According to an industry expert, the cost of plane tickets could double once lockdown has been lifted, making air travel unaffordable for many UK families.
Although non-essential air travel is currently banned, once this has been lifted, airlines are expected to have to adhere to social distancing guidelines, resulting in aircraft carriers being barred from completely filling their planes.
An industry source has predicted: “After lockdown, there will be a mad rush and a price surge for airline fares. It would be no surprise to see social distancing on planes, and we will probably see some set guidance on how planes should do this.”
Speaking about the current airfare situation where travellers can find some fantastic bargains for future flights, they said: “There are currently cheap flights available, but this pricing is based on a full plane. The profit margin on a single seat is around £5 on average, so it is inevitable that ticket prices will have to go up to maintain this if only a proportion of seats are allowed to be sold.”
If the government does decide that airlines are only allowed to sell half of their tickets on any given flight, it stands to reason that the airline will look to doubling the price of their tickets in order to ensure that they can still make a profit.
It is thought that these inflated prices could last for months as airlines fight to recoup some of the losses they have experienced since the lockdown, with most major airlines having had to furlough their staff on 80% of their usual pay.
UK airlines are currently petitioning the government for help and support to avoid bankruptcy, as well as requesting a change in refund policies that will allow them to keep passengers’ money until the coronavirus crisis is over.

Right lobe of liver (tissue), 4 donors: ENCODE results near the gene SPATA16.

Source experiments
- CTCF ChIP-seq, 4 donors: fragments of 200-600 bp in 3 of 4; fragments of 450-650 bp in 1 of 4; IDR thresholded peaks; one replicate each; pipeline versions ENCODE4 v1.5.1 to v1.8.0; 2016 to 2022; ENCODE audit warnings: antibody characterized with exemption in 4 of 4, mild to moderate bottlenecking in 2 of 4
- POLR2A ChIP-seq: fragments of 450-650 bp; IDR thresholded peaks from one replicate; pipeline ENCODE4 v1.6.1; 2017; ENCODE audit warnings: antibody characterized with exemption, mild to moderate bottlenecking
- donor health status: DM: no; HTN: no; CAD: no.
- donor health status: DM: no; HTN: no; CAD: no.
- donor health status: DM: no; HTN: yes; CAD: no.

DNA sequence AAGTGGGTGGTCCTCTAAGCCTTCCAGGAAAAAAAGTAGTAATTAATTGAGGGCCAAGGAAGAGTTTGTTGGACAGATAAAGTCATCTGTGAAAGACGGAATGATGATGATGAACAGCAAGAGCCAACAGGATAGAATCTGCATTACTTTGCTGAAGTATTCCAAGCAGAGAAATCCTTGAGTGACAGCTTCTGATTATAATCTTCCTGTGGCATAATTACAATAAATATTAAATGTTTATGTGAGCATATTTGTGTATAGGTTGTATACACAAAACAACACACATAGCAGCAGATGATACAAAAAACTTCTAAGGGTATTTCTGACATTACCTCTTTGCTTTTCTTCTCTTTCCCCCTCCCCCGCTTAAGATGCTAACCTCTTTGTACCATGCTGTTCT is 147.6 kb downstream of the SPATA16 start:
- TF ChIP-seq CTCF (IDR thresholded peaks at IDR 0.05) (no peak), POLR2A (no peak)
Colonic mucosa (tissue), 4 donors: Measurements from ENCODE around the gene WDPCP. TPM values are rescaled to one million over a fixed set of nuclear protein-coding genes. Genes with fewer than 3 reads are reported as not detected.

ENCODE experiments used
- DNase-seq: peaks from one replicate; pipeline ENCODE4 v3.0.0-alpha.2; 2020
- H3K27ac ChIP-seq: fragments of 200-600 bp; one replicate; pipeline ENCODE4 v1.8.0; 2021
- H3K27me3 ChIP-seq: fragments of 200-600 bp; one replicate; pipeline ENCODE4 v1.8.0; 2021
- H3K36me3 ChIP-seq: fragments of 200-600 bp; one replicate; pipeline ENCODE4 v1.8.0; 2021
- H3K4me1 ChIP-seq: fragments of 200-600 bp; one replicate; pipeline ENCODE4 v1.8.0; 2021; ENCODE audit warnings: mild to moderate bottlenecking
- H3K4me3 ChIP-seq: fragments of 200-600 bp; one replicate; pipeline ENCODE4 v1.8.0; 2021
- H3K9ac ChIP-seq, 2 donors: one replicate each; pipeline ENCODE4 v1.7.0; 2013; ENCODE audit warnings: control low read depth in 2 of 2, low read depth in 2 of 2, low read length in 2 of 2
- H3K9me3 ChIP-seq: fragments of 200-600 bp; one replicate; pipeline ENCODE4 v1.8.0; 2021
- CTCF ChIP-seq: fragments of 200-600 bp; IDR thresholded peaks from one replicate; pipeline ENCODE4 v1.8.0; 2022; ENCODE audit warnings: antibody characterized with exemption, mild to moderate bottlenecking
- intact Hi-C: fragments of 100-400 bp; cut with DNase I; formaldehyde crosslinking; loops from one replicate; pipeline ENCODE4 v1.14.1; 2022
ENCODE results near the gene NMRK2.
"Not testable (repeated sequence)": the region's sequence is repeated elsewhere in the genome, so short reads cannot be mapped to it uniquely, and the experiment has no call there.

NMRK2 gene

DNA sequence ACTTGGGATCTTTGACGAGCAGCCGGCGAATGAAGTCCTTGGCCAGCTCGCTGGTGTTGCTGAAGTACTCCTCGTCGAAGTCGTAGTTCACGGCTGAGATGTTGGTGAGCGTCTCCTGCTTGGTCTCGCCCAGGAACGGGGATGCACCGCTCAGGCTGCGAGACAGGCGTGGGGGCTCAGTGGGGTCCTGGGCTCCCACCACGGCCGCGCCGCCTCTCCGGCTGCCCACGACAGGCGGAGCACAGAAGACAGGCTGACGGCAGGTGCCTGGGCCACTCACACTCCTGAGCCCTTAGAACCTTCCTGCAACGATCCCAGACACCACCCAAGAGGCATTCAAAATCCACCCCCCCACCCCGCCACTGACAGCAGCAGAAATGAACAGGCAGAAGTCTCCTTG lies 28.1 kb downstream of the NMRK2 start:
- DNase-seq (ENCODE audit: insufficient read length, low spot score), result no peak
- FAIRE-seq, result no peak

In a letter sent to the government from Airline UK, the trade association for UK-registered airlines, of which British Airways, EasyJet and Ryanair are members, it said:
“Carriers should also be permitted to issue vouchers instead of refunds and, should refunds be required, carriers should be permitted to defer payment until the crisis is over and as defined by air traffic volumes, rather than time period.”
The Foreign Office extended its advisory against non-essential travel anywhere outside of the UK indefinitely earlier this month due to the ongoing coronavirus pandemic.
However, this does not mean that travellers should cancel trips booked in the future as it is currently unclear when this advisory will be lifted, and people still may be able to go abroad on their planned journeys.
Plans are already being made by the DGCA, the Indian governmental regulatory body for civil aviation, to ensure that social distancing can be adhered to by their airlines with precautions including keeping the middle seat of every row empty and leaving the last three rows of every flight unoccupied to isolate a passenger should they start developing symptoms mid-flight. Indian airlines will also be asked to minimise onboard services to prevent close contact between cabin crew and passengers.
An official spokesman from DGCA said: “It is easy to maintain social distancing in open spaces. But in confined spaces like an aircraft, it’s important to take some measures to allow a degree of separation.”